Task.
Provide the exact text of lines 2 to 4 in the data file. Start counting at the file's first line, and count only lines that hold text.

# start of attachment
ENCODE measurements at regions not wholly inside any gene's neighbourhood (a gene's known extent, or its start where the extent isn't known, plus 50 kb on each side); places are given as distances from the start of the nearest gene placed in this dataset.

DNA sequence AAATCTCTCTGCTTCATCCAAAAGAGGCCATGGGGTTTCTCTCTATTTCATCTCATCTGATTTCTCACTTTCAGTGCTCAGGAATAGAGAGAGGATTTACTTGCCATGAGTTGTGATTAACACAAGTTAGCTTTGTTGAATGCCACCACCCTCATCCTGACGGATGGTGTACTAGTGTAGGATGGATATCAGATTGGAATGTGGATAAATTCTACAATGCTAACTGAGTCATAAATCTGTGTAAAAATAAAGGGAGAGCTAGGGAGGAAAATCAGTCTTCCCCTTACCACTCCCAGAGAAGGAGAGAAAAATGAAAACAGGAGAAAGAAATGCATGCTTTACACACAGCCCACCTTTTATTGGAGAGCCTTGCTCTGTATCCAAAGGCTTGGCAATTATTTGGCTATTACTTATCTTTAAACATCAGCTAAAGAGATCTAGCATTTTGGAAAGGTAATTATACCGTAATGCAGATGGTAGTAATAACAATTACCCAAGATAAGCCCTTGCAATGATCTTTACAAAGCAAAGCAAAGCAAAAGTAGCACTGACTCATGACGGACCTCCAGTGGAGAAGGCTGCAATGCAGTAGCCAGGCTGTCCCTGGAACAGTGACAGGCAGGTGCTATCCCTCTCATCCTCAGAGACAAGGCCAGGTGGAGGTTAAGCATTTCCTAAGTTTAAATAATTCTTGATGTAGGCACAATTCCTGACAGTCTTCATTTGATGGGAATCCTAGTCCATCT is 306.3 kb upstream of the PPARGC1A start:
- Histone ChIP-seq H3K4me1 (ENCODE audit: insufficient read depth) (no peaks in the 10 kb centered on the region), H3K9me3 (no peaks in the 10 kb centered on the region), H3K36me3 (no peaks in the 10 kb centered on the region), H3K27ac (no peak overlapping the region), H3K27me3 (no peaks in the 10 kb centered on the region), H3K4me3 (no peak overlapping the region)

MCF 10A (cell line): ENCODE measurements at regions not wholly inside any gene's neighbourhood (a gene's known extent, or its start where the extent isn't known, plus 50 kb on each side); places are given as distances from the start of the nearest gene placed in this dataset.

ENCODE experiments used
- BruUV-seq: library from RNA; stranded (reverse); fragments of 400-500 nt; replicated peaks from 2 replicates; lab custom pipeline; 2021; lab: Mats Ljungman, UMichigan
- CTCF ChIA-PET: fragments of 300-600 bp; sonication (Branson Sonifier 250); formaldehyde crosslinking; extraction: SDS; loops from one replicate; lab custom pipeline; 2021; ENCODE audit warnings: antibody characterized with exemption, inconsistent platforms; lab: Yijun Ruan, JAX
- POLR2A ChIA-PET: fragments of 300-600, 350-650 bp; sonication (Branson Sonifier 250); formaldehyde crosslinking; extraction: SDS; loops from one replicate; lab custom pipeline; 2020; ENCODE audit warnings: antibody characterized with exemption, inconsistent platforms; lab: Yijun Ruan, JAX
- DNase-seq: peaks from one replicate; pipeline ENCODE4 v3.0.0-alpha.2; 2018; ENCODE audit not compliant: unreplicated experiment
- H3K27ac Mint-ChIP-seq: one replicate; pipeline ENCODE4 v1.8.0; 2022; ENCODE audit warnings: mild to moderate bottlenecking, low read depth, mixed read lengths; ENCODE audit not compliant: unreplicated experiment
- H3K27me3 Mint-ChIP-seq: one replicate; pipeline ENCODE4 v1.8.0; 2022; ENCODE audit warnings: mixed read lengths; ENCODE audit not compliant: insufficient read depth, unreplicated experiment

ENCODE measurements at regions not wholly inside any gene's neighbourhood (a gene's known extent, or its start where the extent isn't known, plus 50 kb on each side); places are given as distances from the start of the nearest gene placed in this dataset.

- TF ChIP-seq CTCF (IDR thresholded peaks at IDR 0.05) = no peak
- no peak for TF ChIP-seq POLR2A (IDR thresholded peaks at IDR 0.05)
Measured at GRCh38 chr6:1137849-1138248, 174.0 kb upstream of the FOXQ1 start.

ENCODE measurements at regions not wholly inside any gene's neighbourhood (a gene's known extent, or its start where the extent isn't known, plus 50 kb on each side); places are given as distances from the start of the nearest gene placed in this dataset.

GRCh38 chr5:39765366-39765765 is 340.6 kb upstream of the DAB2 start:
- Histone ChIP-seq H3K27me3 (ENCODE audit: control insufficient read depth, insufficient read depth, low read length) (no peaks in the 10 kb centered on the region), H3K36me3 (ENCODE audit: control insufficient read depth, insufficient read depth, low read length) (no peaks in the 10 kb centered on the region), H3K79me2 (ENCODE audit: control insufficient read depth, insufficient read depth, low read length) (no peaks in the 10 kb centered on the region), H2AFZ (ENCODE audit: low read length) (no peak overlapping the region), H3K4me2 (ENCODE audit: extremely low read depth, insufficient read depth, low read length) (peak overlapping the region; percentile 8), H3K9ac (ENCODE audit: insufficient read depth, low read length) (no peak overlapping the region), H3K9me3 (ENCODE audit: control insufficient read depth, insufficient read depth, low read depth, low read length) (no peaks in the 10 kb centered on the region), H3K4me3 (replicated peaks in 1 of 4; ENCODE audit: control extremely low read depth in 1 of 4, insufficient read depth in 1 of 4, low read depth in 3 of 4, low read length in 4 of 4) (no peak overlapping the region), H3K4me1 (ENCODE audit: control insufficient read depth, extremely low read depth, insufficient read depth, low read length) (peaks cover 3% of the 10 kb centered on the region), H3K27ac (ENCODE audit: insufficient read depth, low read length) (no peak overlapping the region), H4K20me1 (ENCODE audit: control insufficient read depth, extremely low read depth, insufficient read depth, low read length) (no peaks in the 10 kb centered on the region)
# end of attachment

DNA sequence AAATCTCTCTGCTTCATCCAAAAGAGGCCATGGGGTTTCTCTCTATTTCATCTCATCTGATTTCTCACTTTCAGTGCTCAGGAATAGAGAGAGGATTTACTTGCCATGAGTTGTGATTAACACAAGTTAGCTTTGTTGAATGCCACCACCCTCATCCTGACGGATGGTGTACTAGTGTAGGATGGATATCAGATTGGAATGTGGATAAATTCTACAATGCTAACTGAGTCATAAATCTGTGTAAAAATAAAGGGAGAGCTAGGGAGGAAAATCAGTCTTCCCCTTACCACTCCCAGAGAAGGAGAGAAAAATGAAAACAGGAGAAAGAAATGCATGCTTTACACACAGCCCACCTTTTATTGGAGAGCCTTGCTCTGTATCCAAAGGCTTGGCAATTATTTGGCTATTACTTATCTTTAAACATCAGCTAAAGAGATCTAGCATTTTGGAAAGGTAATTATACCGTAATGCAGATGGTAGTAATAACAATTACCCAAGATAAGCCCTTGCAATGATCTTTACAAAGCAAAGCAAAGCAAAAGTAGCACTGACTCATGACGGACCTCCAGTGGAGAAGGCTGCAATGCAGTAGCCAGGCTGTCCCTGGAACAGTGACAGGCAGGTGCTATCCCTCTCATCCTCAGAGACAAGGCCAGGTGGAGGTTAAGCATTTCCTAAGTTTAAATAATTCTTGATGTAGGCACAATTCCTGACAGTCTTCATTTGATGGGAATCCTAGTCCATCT is 306.3 kb upstream of the PPARGC1A start:
- Histone ChIP-seq H3K4me1 (ENCODE audit: insufficient read depth) (no peaks in the 10 kb centered on the region), H3K9me3 (no peaks in the 10 kb centered on the region), H3K36me3 (no peaks in the 10 kb centered on the region), H3K27ac (no peak overlapping the region), H3K27me3 (no peaks in the 10 kb centered on the region), H3K4me3 (no peak overlapping the region)

MCF 10A (cell line): ENCODE measurements at regions not wholly inside any gene's neighbourhood (a gene's known extent, or its start where the extent isn't known, plus 50 kb on each side); places are given as distances from the start of the nearest gene placed in this dataset.